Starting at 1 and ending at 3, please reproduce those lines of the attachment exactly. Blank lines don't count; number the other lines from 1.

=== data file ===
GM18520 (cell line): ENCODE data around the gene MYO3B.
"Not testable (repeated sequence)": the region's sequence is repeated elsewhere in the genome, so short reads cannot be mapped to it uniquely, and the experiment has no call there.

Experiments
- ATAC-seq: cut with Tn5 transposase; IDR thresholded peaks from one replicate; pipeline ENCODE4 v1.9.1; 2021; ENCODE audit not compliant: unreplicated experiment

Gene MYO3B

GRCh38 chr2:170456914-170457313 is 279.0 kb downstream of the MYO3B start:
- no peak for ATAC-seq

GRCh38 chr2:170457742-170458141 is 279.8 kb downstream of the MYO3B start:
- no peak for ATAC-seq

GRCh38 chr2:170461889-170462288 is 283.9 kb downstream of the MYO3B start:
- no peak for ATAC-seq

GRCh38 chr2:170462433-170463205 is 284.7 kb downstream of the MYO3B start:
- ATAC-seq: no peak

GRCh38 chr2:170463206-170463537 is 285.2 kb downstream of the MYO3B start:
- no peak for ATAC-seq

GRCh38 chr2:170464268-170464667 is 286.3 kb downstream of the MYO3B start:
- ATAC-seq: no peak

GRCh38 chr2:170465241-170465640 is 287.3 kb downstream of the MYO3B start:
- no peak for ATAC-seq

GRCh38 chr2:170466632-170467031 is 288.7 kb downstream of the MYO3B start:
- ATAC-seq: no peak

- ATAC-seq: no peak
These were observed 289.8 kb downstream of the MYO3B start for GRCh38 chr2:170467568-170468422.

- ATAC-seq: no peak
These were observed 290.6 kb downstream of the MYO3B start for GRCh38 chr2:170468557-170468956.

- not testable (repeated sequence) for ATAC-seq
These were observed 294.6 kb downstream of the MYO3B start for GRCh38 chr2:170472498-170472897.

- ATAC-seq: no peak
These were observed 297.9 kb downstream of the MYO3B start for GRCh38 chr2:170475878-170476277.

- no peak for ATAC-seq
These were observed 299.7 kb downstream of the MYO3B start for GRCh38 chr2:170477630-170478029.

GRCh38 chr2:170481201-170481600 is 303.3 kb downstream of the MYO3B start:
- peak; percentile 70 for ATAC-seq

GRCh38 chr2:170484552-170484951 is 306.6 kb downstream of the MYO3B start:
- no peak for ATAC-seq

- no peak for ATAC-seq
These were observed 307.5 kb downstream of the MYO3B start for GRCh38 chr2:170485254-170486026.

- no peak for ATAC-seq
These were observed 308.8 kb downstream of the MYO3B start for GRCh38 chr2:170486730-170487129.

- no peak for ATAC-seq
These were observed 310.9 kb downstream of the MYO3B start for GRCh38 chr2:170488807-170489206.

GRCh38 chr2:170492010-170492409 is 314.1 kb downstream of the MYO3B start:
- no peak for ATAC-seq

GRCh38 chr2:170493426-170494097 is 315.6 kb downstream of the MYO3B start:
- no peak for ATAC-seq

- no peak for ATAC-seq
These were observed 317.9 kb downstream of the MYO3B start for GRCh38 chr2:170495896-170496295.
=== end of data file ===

GM18520 (cell line): ENCODE data around the gene MYO3B.
"Not testable (repeated sequence)": the region's sequence is repeated elsewhere in the genome, so short reads cannot be mapped to it uniquely, and the experiment has no call there.

Experiments